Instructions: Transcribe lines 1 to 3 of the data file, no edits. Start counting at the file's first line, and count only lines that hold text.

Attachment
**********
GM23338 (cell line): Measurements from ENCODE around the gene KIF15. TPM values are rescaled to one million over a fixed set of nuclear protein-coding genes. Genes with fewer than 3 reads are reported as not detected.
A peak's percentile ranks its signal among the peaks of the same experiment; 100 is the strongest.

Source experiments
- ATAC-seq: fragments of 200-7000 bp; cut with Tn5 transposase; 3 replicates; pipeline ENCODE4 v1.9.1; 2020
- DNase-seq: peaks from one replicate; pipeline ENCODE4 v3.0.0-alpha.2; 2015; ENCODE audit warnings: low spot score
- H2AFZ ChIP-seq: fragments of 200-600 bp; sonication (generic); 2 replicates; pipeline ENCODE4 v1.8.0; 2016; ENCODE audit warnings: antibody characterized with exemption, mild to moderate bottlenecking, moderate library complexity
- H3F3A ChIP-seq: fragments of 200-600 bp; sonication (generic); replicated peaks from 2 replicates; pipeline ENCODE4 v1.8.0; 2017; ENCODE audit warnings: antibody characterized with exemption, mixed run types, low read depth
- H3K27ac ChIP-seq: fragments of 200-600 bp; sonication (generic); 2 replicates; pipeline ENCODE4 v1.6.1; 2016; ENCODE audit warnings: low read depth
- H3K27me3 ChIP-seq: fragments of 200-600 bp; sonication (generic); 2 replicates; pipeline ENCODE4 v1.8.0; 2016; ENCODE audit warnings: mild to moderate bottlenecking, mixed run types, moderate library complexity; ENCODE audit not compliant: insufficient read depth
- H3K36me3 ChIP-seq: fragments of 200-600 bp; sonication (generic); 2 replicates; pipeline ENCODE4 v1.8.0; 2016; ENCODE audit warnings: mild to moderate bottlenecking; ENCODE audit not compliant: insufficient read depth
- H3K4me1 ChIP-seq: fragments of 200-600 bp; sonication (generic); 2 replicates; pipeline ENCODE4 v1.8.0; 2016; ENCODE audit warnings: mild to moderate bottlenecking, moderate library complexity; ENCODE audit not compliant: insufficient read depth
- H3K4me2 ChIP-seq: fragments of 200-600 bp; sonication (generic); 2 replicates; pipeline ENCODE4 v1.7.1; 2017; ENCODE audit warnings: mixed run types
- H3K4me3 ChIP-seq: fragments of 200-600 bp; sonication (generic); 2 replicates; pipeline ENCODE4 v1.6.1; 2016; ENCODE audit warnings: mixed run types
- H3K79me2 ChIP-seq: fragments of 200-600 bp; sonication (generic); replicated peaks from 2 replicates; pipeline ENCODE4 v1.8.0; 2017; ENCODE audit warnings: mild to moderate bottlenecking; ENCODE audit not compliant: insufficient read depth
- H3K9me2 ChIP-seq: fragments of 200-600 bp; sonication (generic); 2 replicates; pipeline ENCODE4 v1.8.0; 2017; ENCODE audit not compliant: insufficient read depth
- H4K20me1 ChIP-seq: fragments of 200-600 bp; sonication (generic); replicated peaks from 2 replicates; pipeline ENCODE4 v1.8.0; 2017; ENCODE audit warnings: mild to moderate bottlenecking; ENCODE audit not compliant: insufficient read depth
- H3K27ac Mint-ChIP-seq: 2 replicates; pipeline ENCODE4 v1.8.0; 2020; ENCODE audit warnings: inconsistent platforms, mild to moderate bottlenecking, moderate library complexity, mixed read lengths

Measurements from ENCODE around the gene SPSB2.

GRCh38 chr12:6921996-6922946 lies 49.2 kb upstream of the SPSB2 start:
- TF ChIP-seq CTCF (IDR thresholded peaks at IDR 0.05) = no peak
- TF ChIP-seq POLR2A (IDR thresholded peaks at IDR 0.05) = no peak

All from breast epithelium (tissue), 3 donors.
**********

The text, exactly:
GM23338 (cell line): Measurements from ENCODE around the gene KIF15. TPM values are rescaled to one million over a fixed set of nuclear protein-coding genes. Genes with fewer than 3 reads are reported as not detected.
A peak's percentile ranks its signal among the peaks of the same experiment; 100 is the strongest.

Source experiments